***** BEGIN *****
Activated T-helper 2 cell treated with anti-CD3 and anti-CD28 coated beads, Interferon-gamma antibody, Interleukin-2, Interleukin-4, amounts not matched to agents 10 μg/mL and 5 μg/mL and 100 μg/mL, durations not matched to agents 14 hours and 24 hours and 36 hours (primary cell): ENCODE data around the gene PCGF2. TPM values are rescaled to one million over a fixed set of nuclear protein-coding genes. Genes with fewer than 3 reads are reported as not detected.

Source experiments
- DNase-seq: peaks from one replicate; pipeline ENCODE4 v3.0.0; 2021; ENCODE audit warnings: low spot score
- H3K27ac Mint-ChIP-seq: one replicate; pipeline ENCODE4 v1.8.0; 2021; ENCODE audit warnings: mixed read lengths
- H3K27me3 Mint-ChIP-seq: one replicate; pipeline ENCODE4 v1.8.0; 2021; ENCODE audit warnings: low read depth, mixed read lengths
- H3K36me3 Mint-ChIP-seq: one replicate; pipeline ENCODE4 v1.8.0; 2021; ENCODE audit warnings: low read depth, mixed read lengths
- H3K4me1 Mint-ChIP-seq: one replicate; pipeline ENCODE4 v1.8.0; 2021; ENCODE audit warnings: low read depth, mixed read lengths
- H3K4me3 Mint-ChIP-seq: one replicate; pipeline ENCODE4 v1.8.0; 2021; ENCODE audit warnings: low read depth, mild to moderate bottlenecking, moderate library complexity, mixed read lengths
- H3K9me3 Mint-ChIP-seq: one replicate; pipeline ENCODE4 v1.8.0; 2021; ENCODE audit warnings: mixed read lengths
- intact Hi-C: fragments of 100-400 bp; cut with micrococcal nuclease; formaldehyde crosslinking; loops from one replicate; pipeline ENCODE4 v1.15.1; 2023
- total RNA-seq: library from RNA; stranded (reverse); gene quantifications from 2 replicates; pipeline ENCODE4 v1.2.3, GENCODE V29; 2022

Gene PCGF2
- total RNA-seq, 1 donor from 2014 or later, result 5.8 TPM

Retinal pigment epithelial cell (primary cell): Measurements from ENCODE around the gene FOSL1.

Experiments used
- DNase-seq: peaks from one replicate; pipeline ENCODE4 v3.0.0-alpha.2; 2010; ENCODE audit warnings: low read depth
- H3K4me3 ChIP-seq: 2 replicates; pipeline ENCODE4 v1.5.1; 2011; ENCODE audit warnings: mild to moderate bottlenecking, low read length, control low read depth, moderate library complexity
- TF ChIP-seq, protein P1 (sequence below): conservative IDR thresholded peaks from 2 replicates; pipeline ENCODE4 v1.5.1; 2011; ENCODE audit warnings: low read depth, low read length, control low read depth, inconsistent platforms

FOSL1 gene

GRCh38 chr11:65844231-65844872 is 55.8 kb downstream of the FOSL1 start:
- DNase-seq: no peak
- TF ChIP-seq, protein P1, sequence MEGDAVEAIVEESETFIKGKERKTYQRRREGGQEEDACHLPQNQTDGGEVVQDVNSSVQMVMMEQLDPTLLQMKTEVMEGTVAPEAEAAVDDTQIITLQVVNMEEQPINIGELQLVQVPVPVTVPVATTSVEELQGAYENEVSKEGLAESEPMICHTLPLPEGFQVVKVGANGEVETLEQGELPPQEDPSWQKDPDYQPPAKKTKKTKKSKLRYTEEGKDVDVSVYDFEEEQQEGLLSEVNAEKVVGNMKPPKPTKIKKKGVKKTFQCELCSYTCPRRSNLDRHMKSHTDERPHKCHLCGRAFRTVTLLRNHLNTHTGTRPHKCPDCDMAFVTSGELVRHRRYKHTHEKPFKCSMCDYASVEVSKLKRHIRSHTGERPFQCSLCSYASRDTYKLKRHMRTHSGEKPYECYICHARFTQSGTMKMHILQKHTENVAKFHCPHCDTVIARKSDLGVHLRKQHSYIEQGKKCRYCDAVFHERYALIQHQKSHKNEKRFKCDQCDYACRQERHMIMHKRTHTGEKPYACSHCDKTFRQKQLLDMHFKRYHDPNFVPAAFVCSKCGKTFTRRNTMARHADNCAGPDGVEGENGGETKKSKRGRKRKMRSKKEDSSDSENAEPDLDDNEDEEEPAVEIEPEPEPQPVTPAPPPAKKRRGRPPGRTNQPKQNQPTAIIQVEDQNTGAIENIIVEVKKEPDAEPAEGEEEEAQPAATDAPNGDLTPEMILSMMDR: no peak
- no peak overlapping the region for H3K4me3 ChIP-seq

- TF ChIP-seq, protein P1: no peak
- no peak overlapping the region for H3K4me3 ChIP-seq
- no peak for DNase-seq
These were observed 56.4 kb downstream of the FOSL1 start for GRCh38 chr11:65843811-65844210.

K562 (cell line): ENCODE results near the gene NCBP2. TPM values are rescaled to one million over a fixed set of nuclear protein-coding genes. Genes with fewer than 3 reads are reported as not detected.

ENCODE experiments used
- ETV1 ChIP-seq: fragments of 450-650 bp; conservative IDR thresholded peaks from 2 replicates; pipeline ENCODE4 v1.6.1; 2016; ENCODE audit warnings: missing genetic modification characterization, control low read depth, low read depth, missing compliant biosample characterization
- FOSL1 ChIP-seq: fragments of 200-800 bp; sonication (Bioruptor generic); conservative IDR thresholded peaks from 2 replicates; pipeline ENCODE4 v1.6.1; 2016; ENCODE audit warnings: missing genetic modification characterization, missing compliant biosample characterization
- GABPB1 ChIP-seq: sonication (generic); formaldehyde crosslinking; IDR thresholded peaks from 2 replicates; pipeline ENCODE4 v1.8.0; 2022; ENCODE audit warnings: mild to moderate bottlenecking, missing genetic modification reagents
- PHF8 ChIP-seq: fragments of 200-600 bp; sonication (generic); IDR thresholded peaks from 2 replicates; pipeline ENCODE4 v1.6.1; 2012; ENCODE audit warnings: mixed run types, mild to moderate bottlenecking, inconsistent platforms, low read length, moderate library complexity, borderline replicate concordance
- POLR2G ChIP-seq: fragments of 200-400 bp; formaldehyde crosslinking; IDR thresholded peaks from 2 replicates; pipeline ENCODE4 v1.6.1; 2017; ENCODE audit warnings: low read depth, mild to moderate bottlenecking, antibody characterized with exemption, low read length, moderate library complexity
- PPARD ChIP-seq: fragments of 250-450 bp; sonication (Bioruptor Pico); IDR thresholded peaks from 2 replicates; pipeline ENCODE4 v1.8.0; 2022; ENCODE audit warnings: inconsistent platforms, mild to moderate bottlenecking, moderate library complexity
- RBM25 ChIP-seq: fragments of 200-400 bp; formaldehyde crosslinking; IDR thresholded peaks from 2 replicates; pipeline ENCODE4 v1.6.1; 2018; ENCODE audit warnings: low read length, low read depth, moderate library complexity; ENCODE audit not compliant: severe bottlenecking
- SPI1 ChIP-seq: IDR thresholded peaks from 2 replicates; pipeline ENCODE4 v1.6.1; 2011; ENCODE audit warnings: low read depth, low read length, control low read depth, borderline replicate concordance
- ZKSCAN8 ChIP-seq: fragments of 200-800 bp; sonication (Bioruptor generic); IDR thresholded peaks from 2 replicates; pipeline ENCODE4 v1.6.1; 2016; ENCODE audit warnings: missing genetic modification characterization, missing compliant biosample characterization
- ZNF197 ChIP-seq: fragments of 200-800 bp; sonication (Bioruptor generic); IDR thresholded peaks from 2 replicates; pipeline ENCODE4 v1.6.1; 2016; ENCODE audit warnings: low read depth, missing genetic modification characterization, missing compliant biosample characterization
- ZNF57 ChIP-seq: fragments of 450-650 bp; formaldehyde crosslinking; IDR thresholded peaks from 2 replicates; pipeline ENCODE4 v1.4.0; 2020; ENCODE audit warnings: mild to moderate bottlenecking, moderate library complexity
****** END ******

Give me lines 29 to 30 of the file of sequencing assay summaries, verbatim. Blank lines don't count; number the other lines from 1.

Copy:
ENCODE experiments used
- ETV1 ChIP-seq: fragments of 450-650 bp; conservative IDR thresholded peaks from 2 replicates; pipeline ENCODE4 v1.6.1; 2016; ENCODE audit warnings: missing genetic modification characterization, control low read depth, low read depth, missing compliant biosample characterization